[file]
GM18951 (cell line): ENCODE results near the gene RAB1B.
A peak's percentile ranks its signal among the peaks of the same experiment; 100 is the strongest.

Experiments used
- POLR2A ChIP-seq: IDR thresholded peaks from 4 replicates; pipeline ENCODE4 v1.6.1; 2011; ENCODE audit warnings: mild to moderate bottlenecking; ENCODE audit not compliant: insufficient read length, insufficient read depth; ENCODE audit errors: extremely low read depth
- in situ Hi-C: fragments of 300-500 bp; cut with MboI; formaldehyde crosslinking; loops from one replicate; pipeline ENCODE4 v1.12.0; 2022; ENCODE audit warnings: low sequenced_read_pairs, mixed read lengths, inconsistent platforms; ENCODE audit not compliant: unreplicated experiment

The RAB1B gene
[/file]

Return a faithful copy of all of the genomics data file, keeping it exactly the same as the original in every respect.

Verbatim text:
GM18951 (cell line): ENCODE results near the gene RAB1B.
A peak's percentile ranks its signal among the peaks of the same experiment; 100 is the strongest.

Experiments used
- POLR2A ChIP-seq: IDR thresholded peaks from 4 replicates; pipeline ENCODE4 v1.6.1; 2011; ENCODE audit warnings: mild to moderate bottlenecking; ENCODE audit not compliant: insufficient read length, insufficient read depth; ENCODE audit errors: extremely low read depth
- in situ Hi-C: fragments of 300-500 bp; cut with MboI; formaldehyde crosslinking; loops from one replicate; pipeline ENCODE4 v1.12.0; 2022; ENCODE audit warnings: low sequenced_read_pairs, mixed read lengths, inconsistent platforms; ENCODE audit not compliant: unreplicated experiment

The RAB1B gene